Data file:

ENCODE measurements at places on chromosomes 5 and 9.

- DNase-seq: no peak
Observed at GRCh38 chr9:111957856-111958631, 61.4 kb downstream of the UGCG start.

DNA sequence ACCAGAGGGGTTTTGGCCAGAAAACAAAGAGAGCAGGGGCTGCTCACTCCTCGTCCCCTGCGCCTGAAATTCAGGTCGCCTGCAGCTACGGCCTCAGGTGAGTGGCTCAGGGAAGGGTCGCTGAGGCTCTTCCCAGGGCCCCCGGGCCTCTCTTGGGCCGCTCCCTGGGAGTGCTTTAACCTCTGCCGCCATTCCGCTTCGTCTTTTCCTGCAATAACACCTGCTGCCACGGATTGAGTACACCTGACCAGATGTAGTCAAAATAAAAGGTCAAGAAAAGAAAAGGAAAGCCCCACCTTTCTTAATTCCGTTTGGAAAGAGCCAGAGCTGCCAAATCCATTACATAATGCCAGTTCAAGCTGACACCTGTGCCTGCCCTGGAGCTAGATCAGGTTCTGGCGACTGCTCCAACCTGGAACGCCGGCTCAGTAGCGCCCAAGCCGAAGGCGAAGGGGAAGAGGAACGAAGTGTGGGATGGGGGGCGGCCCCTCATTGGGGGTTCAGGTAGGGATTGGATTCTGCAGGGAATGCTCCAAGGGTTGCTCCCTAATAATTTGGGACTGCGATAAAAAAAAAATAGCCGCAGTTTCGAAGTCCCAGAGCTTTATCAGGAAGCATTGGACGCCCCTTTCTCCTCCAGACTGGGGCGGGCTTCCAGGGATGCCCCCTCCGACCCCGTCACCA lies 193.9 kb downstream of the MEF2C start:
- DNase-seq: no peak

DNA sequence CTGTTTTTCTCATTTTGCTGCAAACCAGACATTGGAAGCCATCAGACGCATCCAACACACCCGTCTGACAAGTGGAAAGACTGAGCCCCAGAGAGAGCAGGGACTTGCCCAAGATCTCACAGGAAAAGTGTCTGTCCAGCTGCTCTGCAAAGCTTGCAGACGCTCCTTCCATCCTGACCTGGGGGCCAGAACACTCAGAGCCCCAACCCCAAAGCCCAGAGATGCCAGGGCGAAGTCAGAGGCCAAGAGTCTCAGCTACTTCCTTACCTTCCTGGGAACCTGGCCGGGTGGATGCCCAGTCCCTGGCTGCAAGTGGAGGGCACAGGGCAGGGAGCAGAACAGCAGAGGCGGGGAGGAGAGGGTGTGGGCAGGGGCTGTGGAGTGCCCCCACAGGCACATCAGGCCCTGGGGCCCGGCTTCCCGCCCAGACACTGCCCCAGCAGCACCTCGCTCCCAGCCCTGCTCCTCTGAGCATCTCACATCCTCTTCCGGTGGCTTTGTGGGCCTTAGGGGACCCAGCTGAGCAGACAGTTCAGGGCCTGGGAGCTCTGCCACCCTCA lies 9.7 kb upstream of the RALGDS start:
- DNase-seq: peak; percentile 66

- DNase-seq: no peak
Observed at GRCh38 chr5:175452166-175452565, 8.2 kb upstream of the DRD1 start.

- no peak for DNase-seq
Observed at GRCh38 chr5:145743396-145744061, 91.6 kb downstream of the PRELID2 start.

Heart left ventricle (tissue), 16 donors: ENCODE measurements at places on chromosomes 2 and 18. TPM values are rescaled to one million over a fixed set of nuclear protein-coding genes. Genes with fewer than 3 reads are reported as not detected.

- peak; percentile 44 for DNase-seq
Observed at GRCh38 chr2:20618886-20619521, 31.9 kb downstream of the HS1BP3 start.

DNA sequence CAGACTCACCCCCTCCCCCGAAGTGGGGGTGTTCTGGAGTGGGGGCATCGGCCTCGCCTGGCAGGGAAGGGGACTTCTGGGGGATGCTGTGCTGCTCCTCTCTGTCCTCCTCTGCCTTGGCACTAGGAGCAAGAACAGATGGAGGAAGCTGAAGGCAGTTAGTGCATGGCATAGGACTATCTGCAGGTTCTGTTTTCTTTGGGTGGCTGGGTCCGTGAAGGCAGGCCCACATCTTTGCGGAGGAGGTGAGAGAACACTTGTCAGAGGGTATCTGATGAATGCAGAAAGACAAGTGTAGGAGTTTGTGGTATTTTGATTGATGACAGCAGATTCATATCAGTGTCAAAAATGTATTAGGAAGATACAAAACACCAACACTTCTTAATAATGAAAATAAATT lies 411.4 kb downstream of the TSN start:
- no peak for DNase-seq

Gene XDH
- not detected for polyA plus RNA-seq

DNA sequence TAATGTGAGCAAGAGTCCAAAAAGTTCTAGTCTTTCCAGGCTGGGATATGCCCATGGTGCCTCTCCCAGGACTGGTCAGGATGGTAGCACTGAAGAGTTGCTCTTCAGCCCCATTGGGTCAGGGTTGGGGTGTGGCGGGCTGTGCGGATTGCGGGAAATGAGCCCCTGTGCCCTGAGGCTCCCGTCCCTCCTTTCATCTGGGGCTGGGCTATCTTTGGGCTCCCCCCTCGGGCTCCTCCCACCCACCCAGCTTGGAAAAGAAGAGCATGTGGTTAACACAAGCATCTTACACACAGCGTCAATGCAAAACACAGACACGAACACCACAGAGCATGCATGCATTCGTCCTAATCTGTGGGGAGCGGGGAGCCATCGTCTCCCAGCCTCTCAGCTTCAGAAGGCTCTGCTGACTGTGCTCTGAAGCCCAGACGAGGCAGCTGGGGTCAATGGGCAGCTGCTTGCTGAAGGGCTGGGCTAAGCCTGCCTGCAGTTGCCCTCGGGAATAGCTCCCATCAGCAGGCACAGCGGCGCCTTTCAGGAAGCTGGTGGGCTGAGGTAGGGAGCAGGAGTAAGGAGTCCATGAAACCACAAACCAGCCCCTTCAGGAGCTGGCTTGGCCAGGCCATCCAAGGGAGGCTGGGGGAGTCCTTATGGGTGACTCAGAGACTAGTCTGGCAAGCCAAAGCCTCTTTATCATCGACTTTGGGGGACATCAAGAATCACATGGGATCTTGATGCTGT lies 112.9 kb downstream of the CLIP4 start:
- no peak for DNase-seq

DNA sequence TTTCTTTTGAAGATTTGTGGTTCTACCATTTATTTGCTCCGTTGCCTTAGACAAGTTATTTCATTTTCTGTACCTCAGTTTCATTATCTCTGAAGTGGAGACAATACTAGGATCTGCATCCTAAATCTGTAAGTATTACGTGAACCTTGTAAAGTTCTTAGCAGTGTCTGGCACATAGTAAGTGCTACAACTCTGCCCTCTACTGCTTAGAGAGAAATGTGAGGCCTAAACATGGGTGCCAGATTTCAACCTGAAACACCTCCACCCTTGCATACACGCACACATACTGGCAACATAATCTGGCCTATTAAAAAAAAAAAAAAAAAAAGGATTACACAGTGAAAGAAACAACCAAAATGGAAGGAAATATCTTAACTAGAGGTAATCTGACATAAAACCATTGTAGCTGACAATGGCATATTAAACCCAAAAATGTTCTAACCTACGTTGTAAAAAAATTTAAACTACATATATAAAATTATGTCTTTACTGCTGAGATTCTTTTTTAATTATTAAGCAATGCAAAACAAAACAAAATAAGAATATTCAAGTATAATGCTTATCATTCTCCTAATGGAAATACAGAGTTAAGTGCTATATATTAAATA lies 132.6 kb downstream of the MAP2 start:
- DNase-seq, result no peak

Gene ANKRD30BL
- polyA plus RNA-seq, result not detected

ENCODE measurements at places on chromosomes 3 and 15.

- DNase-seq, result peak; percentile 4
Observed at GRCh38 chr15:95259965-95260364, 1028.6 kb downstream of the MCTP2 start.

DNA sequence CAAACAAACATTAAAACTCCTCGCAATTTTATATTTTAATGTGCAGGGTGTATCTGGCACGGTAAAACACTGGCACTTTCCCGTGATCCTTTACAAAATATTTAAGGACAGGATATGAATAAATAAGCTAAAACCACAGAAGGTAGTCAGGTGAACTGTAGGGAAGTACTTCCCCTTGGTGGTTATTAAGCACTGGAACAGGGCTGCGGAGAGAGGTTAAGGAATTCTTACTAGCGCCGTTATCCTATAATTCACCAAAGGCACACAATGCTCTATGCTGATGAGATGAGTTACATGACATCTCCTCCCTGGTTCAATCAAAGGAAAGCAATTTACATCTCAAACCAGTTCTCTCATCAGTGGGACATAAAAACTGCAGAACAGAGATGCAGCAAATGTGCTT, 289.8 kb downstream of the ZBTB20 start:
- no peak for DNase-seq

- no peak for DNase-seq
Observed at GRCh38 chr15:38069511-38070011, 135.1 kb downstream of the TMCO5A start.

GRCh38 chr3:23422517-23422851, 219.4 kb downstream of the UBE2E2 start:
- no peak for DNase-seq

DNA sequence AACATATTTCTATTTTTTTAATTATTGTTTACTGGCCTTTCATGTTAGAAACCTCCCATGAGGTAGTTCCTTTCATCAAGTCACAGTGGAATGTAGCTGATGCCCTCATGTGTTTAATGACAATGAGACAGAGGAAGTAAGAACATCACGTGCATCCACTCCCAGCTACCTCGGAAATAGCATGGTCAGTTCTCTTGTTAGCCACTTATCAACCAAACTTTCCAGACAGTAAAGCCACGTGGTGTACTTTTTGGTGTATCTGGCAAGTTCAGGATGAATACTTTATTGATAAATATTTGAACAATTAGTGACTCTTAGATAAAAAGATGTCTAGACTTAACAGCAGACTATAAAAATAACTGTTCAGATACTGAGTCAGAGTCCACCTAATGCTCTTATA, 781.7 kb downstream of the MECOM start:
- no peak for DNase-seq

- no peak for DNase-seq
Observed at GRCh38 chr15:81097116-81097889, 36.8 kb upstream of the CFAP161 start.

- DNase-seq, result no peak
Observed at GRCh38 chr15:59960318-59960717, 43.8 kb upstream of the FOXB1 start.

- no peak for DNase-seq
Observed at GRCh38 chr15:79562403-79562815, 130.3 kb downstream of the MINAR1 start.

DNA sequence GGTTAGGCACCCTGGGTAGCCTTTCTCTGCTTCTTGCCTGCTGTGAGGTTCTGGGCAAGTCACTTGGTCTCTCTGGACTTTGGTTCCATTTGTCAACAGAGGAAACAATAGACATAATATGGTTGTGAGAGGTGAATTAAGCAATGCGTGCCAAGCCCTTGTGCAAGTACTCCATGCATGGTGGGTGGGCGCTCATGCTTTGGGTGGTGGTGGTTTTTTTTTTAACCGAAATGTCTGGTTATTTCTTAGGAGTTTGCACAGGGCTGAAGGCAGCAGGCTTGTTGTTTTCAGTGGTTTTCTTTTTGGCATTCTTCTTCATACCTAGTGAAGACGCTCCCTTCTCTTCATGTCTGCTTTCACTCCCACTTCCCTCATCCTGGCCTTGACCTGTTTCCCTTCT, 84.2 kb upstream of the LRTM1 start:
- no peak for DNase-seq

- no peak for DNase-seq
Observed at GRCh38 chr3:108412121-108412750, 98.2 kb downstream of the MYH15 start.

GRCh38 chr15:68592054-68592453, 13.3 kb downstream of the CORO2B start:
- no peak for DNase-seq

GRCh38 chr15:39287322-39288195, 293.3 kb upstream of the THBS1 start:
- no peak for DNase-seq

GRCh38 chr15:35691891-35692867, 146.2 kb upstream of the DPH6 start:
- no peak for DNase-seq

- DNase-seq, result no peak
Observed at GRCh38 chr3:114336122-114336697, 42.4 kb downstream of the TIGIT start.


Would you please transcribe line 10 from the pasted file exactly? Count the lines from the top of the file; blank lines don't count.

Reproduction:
- no peak for DNase-seq